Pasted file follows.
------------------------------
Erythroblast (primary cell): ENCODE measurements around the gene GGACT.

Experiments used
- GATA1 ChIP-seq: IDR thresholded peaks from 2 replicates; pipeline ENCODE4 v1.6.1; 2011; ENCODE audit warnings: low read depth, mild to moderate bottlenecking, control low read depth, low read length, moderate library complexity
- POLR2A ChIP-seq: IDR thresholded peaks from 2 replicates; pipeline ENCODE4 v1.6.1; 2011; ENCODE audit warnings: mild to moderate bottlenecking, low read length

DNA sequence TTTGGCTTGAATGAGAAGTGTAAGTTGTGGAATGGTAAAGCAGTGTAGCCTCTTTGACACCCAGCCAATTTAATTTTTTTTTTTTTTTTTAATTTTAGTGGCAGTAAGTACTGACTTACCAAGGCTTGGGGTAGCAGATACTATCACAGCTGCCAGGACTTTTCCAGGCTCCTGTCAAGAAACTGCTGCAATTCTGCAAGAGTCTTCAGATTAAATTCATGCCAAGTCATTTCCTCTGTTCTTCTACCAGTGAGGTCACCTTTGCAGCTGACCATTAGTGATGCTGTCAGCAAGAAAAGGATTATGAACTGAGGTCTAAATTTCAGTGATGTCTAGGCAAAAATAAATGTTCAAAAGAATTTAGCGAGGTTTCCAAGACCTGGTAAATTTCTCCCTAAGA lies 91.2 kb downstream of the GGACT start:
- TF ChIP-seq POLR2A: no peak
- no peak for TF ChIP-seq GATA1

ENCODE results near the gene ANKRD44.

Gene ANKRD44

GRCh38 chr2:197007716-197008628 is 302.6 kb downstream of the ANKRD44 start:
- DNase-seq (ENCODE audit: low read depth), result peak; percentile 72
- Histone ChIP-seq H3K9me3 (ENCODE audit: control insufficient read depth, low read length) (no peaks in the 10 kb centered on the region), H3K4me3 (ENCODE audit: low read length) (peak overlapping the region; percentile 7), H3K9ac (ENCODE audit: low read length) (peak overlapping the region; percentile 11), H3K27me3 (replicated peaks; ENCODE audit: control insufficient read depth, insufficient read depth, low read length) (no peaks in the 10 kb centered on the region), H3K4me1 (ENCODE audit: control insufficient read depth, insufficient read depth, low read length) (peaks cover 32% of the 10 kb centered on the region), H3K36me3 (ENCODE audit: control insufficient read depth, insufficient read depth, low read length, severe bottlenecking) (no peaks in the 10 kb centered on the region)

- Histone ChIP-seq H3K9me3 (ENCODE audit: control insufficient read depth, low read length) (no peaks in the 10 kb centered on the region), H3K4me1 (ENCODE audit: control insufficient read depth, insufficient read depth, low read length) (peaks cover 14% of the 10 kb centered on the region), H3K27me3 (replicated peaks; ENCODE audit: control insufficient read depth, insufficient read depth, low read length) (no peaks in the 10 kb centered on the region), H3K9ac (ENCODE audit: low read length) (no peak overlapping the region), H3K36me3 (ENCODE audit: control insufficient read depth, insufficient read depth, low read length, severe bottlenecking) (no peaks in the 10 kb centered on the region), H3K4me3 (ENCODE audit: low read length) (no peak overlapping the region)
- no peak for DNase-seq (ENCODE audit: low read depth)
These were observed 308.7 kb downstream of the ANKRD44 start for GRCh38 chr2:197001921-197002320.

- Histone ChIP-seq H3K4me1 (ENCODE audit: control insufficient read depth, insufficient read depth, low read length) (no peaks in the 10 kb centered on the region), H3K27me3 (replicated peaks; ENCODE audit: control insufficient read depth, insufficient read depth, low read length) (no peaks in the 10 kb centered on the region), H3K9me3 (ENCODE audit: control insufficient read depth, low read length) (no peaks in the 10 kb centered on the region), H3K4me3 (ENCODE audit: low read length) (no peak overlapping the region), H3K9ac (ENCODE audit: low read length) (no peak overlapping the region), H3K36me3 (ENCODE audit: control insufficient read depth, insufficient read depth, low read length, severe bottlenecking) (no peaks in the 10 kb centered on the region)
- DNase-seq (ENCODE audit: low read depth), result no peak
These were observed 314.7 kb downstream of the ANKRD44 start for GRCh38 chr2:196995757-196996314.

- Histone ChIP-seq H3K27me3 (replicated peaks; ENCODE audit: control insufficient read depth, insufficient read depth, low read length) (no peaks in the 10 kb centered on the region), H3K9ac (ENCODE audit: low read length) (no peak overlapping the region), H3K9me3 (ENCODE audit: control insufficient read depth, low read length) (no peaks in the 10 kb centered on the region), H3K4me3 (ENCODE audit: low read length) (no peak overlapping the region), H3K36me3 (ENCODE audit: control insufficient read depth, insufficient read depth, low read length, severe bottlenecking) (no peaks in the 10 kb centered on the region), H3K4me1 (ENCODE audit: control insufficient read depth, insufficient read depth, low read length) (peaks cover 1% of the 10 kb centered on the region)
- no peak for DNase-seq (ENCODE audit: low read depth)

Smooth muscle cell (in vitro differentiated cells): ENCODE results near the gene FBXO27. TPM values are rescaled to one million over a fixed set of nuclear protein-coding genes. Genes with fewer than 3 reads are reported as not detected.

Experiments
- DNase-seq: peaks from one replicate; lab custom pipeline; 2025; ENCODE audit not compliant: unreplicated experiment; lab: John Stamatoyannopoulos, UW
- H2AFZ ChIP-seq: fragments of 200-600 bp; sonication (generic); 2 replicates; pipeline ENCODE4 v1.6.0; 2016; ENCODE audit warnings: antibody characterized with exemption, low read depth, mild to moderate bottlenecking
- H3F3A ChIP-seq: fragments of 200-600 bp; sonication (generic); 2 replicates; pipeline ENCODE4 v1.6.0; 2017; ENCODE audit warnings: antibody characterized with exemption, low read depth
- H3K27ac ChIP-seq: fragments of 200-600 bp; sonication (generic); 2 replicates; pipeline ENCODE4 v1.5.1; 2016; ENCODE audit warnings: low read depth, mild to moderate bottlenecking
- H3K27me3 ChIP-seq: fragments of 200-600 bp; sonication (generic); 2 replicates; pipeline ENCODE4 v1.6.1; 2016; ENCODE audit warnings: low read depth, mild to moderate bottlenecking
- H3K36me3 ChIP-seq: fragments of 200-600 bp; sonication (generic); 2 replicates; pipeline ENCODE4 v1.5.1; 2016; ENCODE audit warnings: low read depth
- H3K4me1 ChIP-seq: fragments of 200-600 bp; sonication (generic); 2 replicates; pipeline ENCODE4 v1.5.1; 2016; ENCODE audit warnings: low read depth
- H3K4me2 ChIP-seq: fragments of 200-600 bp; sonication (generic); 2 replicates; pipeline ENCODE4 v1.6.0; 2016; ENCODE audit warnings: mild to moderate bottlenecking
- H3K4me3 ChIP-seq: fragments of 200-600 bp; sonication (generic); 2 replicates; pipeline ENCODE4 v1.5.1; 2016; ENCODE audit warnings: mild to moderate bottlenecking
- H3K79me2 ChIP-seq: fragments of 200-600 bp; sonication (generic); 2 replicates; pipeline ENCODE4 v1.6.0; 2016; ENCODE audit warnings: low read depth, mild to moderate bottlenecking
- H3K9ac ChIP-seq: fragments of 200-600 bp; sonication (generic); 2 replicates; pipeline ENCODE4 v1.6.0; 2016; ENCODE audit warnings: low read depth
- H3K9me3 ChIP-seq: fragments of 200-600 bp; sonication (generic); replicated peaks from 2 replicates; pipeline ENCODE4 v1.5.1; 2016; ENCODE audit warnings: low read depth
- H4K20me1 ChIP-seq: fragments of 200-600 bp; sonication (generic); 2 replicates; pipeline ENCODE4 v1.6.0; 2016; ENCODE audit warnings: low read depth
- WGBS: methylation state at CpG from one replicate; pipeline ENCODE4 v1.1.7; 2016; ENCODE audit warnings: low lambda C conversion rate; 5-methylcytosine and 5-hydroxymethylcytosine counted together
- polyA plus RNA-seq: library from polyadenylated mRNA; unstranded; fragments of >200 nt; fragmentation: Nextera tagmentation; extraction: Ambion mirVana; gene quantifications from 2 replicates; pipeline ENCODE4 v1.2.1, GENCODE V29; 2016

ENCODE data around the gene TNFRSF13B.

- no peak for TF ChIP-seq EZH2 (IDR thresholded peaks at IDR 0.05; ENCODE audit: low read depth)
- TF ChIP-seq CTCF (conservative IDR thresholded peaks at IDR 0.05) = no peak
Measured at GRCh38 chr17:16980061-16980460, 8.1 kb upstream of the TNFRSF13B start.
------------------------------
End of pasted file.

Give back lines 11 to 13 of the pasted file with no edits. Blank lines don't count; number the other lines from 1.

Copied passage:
- DNase-seq (ENCODE audit: low read depth), result peak; percentile 72
- Histone ChIP-seq H3K9me3 (ENCODE audit: control insufficient read depth, low read length) (no peaks in the 10 kb centered on the region), H3K4me3 (ENCODE audit: low read length) (peak overlapping the region; percentile 7), H3K9ac (ENCODE audit: low read length) (peak overlapping the region; percentile 11), H3K27me3 (replicated peaks; ENCODE audit: control insufficient read depth, insufficient read depth, low read length) (no peaks in the 10 kb centered on the region), H3K4me1 (ENCODE audit: control insufficient read depth, insufficient read depth, low read length) (peaks cover 32% of the 10 kb centered on the region), H3K36me3 (ENCODE audit: control insufficient read depth, insufficient read depth, low read length, severe bottlenecking) (no peaks in the 10 kb centered on the region)

- Histone ChIP-seq H3K9me3 (ENCODE audit: control insufficient read depth, low read length) (no peaks in the 10 kb centered on the region), H3K4me1 (ENCODE audit: control insufficient read depth, insufficient read depth, low read length) (peaks cover 14% of the 10 kb centered on the region), H3K27me3 (replicated peaks; ENCODE audit: control insufficient read depth, insufficient read depth, low read length) (no peaks in the 10 kb centered on the region), H3K9ac (ENCODE audit: low read length) (no peak overlapping the region), H3K36me3 (ENCODE audit: control insufficient read depth, insufficient read depth, low read length, severe bottlenecking) (no peaks in the 10 kb centered on the region), H3K4me3 (ENCODE audit: low read length) (no peak overlapping the region)